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Open your heart

Album: Open Your Heart

Artist: The Men

Label: Sacred Bones

Release Date: March 6, 2012

4 / 5 Stars


I am not a rock ‘n’ roll aficionado. Sure, Exile on Main Street probably gets my vote for greatest album of all time, Bruce Springsteen is one of my favorite artists, and some of my favorite albums are straight-up rock (Wolf Parade’s Apologies to the Queen Mary, Titus Andronicus’s The Monitor), but I have not delved very deep into the infinite back catalog of rock. I’ve got Tim and Let It Be on my computer, but I’ve never been that captivated by The Replacements. I’ve never been obsessed with Sonic Youth, Pavement, Guided By Voices, or any of the other seminal rock bands my friends always raved about.

This makes reviewing Open Your Heart, The Men’s latest release, problematic – it is a straight-up rock ‘n’ roll album, and touches on a wide variety of styles and sub-genres. My ignorance of a lot of The Men’s influences means I can’t review it the way it is mostly being reviewed – pointing out all of the influences, and how The Men change, expand upon, or simply emulate these influences. I can’t do this. I can’t even compare Open Your Heart to The Men’s 2011 album Leave Home, because I’ve never listened to it either.

The only way I can review Open Your Heart, then, is just as an album, and it’s a very good album. It is well paced, sequenced, and produced; it holds your attention from start to finish. The album opens with the one-two pairing of “Turn It Around” and “Animal,” two fast-paced rockers based on loud, catchy riffs.

The album then takes a slower turn with “Country Song,” a rambling instrumental track stretching to almost six minutes. The last minute and a half are mostly atmospheric noise and functions as both a coda to “Country Song” and a prelude to the next track, “Oscillation,” which builds on fuzzy, driving guitars with vocals delayed to the end.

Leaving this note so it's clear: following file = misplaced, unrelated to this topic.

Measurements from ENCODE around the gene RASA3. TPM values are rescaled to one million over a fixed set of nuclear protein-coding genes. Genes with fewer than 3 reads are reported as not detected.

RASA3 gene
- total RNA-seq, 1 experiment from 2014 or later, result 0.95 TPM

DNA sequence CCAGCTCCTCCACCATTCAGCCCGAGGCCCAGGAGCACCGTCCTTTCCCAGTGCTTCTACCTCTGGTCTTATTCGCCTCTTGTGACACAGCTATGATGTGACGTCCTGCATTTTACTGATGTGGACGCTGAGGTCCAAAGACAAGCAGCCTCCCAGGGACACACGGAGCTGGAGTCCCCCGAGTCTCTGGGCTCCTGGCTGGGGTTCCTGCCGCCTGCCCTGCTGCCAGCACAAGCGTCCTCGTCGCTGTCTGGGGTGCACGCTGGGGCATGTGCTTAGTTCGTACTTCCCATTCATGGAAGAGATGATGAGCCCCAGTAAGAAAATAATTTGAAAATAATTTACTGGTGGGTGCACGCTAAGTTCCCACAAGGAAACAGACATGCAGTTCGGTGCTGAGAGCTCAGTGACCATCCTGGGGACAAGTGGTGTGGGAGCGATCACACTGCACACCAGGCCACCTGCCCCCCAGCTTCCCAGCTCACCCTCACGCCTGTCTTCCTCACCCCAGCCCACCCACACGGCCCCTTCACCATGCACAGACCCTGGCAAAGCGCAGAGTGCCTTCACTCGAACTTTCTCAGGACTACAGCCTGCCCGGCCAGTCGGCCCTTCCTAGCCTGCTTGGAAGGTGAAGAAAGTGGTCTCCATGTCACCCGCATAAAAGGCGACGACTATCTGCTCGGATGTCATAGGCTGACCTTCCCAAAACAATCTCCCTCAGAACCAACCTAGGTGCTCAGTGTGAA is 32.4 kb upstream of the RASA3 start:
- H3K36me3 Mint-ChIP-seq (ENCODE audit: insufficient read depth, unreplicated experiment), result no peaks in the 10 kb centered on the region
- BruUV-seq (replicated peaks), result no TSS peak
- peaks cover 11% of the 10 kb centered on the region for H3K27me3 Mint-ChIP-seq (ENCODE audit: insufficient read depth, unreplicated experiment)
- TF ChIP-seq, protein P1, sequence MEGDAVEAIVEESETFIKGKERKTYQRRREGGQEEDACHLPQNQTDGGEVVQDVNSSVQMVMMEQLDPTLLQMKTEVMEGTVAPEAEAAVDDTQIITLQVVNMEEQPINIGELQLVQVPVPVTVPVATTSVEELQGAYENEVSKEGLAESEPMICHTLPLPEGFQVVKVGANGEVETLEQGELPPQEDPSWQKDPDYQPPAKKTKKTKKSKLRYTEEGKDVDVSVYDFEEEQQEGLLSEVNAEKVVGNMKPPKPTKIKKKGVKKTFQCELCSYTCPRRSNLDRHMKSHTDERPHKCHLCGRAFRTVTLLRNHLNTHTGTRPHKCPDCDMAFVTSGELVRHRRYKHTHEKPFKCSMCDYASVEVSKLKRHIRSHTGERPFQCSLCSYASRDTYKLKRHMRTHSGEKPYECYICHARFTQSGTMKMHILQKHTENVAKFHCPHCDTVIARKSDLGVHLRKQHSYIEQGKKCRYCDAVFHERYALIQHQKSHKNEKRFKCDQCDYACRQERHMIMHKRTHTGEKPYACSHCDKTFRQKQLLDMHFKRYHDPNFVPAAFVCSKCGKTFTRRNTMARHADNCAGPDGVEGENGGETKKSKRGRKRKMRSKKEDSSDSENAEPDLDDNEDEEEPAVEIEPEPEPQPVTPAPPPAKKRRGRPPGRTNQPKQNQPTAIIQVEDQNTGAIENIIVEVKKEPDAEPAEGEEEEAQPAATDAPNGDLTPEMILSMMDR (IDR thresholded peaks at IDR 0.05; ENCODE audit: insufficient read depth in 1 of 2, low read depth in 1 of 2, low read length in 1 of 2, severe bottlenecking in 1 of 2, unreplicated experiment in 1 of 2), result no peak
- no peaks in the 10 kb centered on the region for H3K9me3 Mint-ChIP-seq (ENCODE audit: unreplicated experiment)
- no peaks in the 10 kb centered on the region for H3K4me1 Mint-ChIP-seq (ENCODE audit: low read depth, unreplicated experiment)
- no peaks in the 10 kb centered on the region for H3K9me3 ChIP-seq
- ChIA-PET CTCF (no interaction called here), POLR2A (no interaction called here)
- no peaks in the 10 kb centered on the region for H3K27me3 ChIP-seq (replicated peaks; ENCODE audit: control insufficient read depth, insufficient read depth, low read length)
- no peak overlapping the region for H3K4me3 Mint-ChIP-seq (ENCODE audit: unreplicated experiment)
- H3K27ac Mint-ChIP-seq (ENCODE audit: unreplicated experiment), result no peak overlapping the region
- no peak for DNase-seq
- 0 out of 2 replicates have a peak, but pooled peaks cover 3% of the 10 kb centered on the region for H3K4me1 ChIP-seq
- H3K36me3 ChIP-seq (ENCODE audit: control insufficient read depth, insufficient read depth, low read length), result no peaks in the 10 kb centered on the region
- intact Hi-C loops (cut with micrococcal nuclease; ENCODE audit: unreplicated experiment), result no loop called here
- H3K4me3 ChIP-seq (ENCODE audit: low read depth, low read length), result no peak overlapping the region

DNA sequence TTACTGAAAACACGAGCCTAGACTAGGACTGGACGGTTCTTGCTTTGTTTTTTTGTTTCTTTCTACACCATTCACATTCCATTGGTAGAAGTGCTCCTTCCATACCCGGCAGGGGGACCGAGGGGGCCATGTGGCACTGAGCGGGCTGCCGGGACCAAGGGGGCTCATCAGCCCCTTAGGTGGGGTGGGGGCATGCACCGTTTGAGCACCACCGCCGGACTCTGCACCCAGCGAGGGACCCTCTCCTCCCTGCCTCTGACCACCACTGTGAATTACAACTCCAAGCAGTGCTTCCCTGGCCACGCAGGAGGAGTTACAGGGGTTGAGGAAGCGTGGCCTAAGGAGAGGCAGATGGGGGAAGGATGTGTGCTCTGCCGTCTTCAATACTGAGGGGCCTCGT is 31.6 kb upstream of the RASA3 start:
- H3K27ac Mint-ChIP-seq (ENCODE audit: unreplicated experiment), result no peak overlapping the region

“Oscillation” comes to a clean stop, but its beat is continued on “Please Don’t Go Away,” which picks up the pace a little, adding intense drumming to the driving fuzzy guitars. “Please Don’t Go Away” comes to a fairly unsatisfying, unresolved conclusion, and then The Men launch into the title track, “Open Your Heart,” one of the album’s finest songs and its first single. The guitar tones are cleaned up and brought forward in the mix, and they pound out a simple and catchy chord progression, backed by some equally pounding percussion. Four more songs follow on the album.

The Men have produced 10 great songs, all of which come together in a cohesive album. While the sequencing of the second half is a little frustrating and prevents the album from settling into a groove, it also keeps things unpredictable. Whether this is a pro or a con depends on the listener, and even varies from listen to listen. In the end, Open Your Heart is an excellent effort.


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